The devastation was swift, and the recovery is far from over. Sign up for our ongoing coverage of Hurricane Harvey's aftermath. You can help by sharing your story here or sending a tip to email@example.com.More in this series
Hurricane Harvey dumped more than 50 inches of rain in parts of Houston, flooding and destroying thousands of homes and killing at least 80 people. It will undoubtedly be one of the top news events this year — and it is far from over.
We've spent a lot of time in our newsroom talking about what comes next. And we've already sent our Dallas-based urban affairs reporter, Brandon Formby, to report from Houston for the next few months. Formby joins investigative reporter Morgan Smith, energy and environment reporter Kiah Collier, and Neena Satija — the investigative reporter we share with Reveal from the Center for Investigative Reporting — on the #Harvey beat; Collier and Satija predicted Houston's devastating flood in a 2016 project produced with ProPublica.
But that's just the start. We're sharing our plans now because we hope you can help. Share your stories with us. Tell us what you're experiencing. And let us know what we're missing. Email us at firstname.lastname@example.org or fill out the form at the bottom of this page.
Here's what we're covering, and how to get in touch:
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Rebuilding Houston and other damaged areas
- Repairing the damage in the country's fourth-largest city is a major undertaking — and a huge national story. What will a post-Harvey Houston look like?
- Where will flood victims live while their homes or apartments are being repaired? How will flood damage impact the cost of housing — and the housing options for lower-income residents throughout the flood-damaged areas?
- How will Houston and other cities address development in areas that flood repeatedly?
- What role will undocumented immigrants play in the rebuilding effort?
- Some schools are going to be closed for weeks. Others are facing long-term closures. How will students and their parents be affected?
- What are the long-term environmental implications from the damage that Harvey wrought?
- Millions of dollars are already pouring in to charities that have promised to help coastal residents rebuild. Will that money be used responsibly?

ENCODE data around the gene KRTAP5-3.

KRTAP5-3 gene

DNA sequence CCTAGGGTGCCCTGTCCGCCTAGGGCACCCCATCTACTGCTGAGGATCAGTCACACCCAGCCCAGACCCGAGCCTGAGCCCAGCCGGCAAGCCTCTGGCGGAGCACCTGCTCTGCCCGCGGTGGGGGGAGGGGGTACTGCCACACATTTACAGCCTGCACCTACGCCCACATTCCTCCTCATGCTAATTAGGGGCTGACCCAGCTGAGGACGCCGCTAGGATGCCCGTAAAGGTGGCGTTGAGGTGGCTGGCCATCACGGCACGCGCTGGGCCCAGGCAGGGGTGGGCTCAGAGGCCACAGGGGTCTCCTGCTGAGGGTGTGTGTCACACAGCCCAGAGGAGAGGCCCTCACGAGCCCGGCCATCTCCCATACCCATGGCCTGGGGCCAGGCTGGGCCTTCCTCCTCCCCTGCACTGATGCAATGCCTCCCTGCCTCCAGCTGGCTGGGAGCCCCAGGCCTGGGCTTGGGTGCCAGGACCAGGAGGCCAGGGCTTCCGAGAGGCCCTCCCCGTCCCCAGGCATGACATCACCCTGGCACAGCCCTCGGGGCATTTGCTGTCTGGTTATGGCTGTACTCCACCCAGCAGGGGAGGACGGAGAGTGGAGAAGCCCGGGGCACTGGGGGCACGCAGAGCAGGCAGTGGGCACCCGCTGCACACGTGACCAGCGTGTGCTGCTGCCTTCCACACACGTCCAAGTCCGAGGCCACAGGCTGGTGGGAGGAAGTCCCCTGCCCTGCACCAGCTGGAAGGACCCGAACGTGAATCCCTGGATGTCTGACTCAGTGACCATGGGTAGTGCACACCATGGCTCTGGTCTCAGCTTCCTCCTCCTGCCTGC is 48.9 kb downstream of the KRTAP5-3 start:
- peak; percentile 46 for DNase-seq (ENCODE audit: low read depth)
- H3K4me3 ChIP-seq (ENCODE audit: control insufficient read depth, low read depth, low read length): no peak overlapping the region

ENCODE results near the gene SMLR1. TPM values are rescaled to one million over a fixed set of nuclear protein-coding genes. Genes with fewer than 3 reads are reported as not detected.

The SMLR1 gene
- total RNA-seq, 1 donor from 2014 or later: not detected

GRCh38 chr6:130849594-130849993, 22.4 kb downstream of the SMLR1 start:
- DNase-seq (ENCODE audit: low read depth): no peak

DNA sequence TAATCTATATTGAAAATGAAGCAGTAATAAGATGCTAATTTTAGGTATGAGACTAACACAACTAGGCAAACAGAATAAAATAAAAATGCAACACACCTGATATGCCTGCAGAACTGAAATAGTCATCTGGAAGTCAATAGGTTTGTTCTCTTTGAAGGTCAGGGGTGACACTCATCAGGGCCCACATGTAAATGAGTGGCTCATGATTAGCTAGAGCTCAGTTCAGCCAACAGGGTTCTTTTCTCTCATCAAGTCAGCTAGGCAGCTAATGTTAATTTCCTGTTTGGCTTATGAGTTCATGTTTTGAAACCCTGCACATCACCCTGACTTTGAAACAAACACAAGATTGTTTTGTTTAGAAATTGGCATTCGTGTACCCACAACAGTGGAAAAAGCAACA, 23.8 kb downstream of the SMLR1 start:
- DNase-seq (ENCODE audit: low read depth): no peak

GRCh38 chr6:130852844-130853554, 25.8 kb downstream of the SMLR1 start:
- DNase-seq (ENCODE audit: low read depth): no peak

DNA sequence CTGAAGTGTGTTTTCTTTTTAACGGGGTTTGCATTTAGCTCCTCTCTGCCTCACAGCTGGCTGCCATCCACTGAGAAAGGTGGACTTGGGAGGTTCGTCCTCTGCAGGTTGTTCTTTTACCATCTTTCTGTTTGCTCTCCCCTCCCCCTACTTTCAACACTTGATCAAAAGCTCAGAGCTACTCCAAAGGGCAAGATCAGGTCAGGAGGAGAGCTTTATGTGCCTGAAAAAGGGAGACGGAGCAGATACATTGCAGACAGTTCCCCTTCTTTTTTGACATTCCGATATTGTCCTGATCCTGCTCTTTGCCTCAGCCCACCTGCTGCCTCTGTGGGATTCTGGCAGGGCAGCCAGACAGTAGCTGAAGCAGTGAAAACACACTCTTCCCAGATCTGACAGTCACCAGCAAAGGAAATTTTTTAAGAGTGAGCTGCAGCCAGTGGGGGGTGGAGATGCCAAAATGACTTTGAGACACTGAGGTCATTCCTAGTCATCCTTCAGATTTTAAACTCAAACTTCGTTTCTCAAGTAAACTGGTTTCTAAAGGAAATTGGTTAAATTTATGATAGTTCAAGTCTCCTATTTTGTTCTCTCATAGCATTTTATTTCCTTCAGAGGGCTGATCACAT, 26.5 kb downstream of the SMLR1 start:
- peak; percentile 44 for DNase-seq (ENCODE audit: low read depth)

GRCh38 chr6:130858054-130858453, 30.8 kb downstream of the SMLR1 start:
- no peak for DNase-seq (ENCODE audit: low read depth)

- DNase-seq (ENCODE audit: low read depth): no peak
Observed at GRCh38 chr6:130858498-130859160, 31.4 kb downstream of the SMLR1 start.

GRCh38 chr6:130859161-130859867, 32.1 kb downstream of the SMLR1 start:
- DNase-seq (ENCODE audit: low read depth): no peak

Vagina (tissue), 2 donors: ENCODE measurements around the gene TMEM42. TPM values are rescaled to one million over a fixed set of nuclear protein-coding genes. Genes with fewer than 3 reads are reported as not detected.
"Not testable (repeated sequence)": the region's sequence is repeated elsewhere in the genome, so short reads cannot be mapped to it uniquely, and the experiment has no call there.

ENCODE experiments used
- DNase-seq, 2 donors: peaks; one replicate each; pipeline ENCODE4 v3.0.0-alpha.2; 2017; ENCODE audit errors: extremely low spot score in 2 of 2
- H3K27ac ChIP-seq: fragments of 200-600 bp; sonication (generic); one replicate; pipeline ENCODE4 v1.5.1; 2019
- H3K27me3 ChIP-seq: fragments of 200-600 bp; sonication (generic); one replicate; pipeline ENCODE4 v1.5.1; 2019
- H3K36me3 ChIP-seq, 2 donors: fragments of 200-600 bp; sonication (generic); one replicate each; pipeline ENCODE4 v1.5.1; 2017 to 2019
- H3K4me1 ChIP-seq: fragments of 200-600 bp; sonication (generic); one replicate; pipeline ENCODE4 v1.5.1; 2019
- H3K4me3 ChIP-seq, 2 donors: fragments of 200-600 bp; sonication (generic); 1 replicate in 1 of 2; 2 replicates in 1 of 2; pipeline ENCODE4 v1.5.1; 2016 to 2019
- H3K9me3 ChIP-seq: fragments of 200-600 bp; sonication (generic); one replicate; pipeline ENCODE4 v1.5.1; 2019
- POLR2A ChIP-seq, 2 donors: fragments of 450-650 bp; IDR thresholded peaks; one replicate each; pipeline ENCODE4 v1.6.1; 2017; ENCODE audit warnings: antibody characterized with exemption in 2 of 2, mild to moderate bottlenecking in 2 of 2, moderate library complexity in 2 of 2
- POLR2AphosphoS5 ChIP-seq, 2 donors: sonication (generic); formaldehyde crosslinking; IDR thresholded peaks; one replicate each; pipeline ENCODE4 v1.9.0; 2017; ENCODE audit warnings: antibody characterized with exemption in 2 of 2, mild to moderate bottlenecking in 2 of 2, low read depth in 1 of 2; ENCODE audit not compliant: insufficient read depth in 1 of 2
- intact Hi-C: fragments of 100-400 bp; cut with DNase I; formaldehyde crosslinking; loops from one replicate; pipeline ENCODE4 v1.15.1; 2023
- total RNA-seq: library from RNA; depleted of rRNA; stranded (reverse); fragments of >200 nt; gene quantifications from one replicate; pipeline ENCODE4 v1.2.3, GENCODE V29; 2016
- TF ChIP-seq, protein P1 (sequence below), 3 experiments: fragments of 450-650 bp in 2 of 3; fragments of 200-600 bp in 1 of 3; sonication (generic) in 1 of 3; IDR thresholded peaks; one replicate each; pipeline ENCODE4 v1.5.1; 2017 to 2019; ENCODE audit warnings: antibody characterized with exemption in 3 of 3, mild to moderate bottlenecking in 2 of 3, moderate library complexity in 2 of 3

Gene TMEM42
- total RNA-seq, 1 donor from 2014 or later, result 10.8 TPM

Government’s response, before and after
- Did government officials up and down the coast make the right decisions before, during and after Harvey — from evacuation orders to development policies to flood mitigation?
- Some federal aid earmarked for Houston's recovery has already arrived. Congress is expected to send even more. Are these dollars getting where they need to go?
- After three major floods in three years, should Houston’s flood maps change, and what impact would that have on homeowners?
In addition to our ongoing coverage of Harvey, we want to hear individual stories that will help us better understand how the storm changed lives across the state. You can help by filling out the survey below. Please be as detailed as you can. We promise not to identify you or publish your information without your permission. You may also email tips directly to email@example.com.
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Read related Tribune coverage:
The U.S. House approved $15 billion in aid to support those affected by Hurricane Harvey's destruction in southeast Texas on Friday, sending the legislation to President Donald Trump. Four Texas Republicans voted against the measure. [Full story]
As Houston begins to recover from Harvey, a growing chorus of voices is calling for big policy changes to reduce flood damage from future disasters. Local officials haven't said much about what they might pursue, but history offers some clues. [Full story]
The Texas Tribune wants to hear from families who were displaced by Hurricane Harvey and are trying to get their children back in school. Take our survey and tell us what's factoring into your decision on where to enroll your kids. [Full story]